At the core of our existence lies the deep desire to connect. Research suggests that exchanging a smile creates a strong sense of familiarity – even with a complete stranger. It is argued that smiling is the outward expression of happiness and provides a pathway of connecting with others. According to experts, babies give momentary smiles at birth, a survival instinct similar to other newborn reflexes, making them more appealing, an evolutionary mechanism that increases the likelihood of their safety and survival.
In the 19th century, the famed American psychologist, William James, proposed that our facial expressions and other bodily emotions are not the consequence of our emotions, but rather, the cause. Positive energy is given off when we smile – it is the physical act of smiling that creates a sense of joy. There is evidence to suggest that smiling can enhance our mood. This idea, that the simple act of smiling can cheer us up, dates back to Darwin’s facial feedback hypothesis. Psychologists at the University of Cardiff in Wales found that women whose ability to frown was compromised as a result of Botox injections were happier and showed less emotional activity in their brains.
So what are the neuronal mechanisms that take place when we smile? Imagine a situation that evokes a sense of pleasure, like running into your best friend at your Monday night yoga class. As you envision this, neurons in the brain fire and cause muscles in your face to contract – and a smile is formed. Next, the smile muscles send feedback to the brain, further reinforcing the feelings of happiness by stimulating our reward system, and increasing our “happy hormones” or endorphins – creating an ongoing positive feedback loop. Smiling stimulates the brain’s reward system in a way that even chocolate – a highly deemed pleasure inducer – cannot match. British researchers found that ONE smile smiles can create the same level of brain stimulation as up to 2,000 chocolate bars!!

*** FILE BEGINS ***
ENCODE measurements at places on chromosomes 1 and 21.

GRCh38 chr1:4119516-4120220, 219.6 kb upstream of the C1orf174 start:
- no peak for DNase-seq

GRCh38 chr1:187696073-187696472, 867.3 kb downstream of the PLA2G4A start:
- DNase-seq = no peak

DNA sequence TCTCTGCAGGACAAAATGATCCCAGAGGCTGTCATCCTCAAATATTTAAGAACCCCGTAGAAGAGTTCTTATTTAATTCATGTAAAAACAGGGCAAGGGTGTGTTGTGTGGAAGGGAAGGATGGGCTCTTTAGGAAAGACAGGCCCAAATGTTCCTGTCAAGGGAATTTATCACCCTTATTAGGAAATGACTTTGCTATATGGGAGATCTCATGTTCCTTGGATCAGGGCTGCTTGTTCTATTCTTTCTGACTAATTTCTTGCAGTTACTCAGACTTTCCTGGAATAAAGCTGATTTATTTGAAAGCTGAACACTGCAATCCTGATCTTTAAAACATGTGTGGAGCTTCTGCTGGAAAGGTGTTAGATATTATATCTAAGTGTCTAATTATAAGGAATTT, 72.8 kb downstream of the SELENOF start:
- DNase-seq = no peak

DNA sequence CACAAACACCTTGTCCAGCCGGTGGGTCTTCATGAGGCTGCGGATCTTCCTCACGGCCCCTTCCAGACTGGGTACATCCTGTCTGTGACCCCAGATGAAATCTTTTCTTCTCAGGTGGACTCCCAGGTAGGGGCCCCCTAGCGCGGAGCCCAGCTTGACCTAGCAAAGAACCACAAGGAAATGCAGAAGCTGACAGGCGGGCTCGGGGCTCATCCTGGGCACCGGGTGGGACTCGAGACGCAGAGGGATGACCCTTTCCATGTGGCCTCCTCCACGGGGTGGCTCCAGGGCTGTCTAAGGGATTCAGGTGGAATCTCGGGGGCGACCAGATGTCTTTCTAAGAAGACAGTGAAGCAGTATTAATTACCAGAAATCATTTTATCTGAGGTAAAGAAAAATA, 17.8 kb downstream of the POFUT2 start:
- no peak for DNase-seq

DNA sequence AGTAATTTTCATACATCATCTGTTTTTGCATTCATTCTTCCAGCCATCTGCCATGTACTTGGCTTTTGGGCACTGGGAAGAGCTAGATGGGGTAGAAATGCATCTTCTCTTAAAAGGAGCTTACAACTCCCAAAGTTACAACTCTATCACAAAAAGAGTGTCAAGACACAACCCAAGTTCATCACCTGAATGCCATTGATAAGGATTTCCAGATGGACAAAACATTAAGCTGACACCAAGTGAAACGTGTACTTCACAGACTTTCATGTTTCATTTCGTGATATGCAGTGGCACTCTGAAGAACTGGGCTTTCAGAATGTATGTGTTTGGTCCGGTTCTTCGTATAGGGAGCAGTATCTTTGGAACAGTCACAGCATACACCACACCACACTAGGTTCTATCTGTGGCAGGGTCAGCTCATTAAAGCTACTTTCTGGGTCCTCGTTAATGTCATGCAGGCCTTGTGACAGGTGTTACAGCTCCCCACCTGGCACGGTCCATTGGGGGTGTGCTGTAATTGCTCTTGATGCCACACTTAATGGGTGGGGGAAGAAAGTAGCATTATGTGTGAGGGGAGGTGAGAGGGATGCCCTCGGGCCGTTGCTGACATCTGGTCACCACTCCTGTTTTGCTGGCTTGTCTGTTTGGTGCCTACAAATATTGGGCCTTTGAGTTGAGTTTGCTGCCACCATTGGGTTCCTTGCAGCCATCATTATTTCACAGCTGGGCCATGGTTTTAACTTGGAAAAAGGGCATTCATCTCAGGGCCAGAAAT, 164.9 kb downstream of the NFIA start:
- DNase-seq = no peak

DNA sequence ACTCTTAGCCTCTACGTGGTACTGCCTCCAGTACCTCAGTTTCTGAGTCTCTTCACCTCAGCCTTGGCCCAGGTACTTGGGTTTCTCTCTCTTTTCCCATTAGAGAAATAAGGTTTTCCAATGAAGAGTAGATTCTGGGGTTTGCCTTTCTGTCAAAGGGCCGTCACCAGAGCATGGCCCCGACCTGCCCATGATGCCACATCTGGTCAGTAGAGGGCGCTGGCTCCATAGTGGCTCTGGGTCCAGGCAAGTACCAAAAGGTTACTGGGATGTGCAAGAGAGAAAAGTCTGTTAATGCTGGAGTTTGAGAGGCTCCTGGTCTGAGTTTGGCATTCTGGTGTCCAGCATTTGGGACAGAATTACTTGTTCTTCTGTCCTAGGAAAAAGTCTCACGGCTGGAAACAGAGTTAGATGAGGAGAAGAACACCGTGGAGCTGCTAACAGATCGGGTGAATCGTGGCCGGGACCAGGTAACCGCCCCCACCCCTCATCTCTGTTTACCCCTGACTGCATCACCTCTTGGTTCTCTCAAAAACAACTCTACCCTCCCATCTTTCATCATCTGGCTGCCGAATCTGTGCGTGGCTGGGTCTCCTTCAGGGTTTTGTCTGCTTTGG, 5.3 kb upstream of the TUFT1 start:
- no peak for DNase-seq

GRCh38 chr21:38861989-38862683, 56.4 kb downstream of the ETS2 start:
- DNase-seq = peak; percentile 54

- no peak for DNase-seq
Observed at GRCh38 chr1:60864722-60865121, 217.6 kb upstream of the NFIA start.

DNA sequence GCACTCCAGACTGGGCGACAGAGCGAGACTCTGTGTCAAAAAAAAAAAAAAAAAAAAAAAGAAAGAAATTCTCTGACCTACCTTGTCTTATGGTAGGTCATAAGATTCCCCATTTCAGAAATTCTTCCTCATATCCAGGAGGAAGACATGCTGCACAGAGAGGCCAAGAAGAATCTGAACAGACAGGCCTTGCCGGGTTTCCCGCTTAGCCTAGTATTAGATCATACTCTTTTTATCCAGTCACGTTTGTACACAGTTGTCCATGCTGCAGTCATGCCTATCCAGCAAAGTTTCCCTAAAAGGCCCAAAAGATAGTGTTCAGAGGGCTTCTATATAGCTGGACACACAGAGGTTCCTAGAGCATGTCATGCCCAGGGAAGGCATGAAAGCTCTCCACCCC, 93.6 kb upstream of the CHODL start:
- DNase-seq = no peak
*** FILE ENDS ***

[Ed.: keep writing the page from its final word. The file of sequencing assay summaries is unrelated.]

Thus, Darwin’s Facial Feedback Response Theory, provides evidence of the common saying “FAKE IT ‘TIL YOU MAKE IT!” So the simple act of smiling actually DOES make us feel better.
You may be thinking, “I can’t fake a smile.” Then just surround yourself with people who smile often. Have you ever wondered why being around children, who smile frequently (as many as 400 times per day in contrast to happy adults who smile approximately 40-50 times daily) makes you smile more? Studies conducted in Sweden at Uppsala University confirmed that viewing others smiling actually overpowers the control we have of our facial muscles, convincing us to smile. So smiling is extremely contagious!
Smiling has even been shown to provide incredible health benefits! In 2012, Psychologists at the University of Kansas tested the link between smiling and the reduction of stress. They found that putting a smile on your face could help reduce stress hormone levels (cortisol, adrenaline, and dopamine), increase health and mood enhancing hormones (endorphins), and lower blood pressure.
In sum, smiling creates a healthier mind and in turn a healthier body! So if you want to help yourself and others live a longer, healthier, happier life – SMILE and allow yourself to feel the wonderful benefits occurring in your mind and body!